tired and hungry? let me feed you warm food.

food descriptions

Since most of my dishes and ingredients are Indian, people may be less familiar with them, so I thought it would be useful to provide some background as to my usual spices, and the dishes themselves.

I am a south Indian by origin, from a state called Tamil Nadu (land of the Tamils). I grew up eating and being inspired by the light yet incredibly complex dishes from this area. But my cooking tends to blend flavours from all over the subcontinent, using the traditional lentils, sambars and subtle spices from the south while also incorporating some of the stronger flavours of garlic, onion and ginger from northern India and elsewhere.

All of the food I make is vegetarian, and can be made vegan upon request; I use primarily olive or canola oil, and try my best to work with vegetables that are in season and to buy locally whenever I can.

and….of course if you have more questions please don’t hesitate to ask! I seriously love talking about food.

ghee (Hindi) nai (Tamil): this is the only non-vegan ingredient that I would use. It is a butter that has been heated to a point of clarification, and I use it in occasionally in small quantities to add flavour to dishes.

les piments: I like my dishes VERY spicy. I typically use fresh green chillis or dried red chillies, and the spice level can definitely be modified depending on tolerance. just let me know your preferences!

les épices : the main spices I use in almost all dishes are: mustard seeds, cumin seeds, asafoetida, turmeric, and fenugreek. Other frequented spices include sesame seeds, tamarind and corriander seeds. I may use the spices individually, or dry roast them and blend it into a powder.

les haricots  et lentilles: when I am making a plain dhal, I typically use red or green lentils, as well as toor dhal, another yellow lentil. When I am making chutneys and powders, I may also use chick pea (channa) dhal, urad dhal, and mung dhals.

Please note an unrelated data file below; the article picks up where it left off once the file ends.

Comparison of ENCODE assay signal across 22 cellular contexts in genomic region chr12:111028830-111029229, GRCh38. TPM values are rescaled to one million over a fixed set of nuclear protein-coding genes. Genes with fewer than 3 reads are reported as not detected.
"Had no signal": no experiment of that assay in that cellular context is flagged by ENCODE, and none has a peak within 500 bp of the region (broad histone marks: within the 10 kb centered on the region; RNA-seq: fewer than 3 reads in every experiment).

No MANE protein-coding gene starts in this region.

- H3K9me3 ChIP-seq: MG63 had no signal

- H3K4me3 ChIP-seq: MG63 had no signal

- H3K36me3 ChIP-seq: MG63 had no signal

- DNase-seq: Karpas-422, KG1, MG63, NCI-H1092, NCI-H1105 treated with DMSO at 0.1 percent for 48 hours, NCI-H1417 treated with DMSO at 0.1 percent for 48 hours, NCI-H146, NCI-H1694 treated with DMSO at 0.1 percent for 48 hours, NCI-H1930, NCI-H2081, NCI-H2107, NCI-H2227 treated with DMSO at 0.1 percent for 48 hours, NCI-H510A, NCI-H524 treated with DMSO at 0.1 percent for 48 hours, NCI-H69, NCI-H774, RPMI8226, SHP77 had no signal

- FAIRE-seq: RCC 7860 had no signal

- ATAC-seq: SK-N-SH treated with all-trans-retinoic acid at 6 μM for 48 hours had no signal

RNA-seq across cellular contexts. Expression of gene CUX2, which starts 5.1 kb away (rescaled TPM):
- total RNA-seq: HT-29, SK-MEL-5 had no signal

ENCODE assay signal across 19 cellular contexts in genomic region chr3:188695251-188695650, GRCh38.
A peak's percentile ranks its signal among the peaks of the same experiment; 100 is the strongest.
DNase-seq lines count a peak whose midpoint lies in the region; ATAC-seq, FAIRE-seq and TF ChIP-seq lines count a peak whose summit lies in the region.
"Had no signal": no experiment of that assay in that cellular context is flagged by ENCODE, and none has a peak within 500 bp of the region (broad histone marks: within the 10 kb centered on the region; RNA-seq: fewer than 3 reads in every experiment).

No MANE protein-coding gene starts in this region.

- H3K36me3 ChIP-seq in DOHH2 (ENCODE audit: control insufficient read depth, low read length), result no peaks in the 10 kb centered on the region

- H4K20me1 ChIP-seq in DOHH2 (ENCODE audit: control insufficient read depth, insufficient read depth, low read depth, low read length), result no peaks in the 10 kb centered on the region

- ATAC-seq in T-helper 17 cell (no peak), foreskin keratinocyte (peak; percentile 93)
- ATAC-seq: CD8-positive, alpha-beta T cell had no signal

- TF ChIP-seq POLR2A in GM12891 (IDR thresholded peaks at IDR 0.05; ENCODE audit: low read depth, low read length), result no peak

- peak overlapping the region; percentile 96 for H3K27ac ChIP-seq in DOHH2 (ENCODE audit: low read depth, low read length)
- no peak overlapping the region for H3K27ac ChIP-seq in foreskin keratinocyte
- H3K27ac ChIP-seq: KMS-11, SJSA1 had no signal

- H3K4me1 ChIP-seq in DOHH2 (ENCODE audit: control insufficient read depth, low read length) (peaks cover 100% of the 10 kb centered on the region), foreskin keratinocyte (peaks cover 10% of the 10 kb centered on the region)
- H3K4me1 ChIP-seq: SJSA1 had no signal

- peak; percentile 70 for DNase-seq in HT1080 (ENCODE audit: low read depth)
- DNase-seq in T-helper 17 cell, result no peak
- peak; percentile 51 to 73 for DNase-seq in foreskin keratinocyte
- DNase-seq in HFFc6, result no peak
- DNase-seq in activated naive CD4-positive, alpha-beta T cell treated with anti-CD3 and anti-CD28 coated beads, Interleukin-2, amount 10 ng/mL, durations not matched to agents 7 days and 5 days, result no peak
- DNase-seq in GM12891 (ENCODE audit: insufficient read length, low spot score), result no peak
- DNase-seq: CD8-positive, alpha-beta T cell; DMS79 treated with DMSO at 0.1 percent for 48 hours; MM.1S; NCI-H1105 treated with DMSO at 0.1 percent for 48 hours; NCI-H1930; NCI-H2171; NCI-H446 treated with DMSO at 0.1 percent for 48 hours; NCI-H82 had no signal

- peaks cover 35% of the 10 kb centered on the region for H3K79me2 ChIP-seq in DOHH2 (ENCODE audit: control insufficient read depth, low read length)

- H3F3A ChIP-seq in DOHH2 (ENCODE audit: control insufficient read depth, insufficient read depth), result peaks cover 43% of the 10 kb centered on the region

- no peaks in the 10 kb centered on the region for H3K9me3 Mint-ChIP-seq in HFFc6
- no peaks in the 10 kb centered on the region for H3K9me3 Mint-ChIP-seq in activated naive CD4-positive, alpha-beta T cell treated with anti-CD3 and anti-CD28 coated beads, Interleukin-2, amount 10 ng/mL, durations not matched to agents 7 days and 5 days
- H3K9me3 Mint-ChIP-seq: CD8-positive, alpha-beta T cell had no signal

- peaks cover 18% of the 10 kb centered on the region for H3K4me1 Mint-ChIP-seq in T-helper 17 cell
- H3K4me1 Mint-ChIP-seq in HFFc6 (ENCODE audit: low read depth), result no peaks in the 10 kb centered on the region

I love beans! I use dried beans soaked overnight then cooked with spices in a pressure cooker. Most frequently used are kidney beans, black beans and chick peas, but i love mixing it up with navy, fava, lima, black eyed peas…you name it!

les céréales: indians loooove rice and so do I. I mostly use a long grain white rice, though i may use brown as well. I use a puffed rice called aval to make another type of south Indian curry called uppuma (delicious!) and i often use quinoa for curries as well. For breads, I am using whole wheat atta flour, and also gluten free chick pea flour to make spicy crepes.

biryanis and pulaos: these are (white) rice dishes that usually involve cooking the rice with various spices and vegetables. My pulaos are often lighter in flavour, using peas and potatoes and cumin, while biryanis have more flavours of cinnamon, cardamom. Both can be eaten alone or with accompanying curries/dhals.

paranthas and chapatis: wheat flour rolled into a dough which sits for a few hours. The dough is then rolled out and either stuffed with vegetables or not, and then pan fried for a few minutes on each side.


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